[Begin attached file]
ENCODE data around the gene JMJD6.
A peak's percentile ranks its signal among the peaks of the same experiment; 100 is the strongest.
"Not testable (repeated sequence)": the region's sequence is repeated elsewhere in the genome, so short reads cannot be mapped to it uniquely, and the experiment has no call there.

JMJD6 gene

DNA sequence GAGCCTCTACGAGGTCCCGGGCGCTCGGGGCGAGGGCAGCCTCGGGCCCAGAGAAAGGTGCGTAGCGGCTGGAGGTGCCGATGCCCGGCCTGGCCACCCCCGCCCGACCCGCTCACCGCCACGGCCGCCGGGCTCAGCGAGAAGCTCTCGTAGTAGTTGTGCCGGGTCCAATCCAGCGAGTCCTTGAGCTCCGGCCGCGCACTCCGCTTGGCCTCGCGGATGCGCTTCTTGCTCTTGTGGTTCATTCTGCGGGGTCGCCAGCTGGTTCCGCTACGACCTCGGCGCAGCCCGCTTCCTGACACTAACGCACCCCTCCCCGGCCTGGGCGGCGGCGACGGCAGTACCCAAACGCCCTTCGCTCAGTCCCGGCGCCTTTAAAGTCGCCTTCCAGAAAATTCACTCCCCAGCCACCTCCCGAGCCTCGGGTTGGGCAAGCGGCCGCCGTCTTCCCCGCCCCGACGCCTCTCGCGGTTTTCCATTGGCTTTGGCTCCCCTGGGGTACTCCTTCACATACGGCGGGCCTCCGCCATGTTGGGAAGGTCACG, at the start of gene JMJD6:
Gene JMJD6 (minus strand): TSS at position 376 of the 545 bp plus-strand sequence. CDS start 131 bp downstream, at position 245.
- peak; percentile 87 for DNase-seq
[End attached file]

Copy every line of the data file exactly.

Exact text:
ENCODE data around the gene JMJD6.
A peak's percentile ranks its signal among the peaks of the same experiment; 100 is the strongest.
"Not testable (repeated sequence)": the region's sequence is repeated elsewhere in the genome, so short reads cannot be mapped to it uniquely, and the experiment has no call there.

JMJD6 gene

DNA sequence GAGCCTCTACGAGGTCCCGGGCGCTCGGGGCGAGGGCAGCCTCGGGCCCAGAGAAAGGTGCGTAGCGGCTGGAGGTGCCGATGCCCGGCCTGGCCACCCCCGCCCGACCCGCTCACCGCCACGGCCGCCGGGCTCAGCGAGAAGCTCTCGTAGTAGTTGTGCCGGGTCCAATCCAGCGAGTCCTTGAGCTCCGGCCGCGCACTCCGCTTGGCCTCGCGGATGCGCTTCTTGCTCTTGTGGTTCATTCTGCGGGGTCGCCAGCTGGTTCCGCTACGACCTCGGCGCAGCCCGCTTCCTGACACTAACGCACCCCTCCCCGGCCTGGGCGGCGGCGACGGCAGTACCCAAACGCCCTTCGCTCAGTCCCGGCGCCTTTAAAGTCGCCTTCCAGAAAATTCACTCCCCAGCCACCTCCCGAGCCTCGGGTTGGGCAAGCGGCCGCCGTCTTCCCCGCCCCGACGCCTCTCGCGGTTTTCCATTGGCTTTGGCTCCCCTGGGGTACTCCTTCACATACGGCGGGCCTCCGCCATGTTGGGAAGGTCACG, at the start of gene JMJD6:
Gene JMJD6 (minus strand): TSS at position 376 of the 545 bp plus-strand sequence. CDS start 131 bp downstream, at position 245.
- peak; percentile 87 for DNase-seq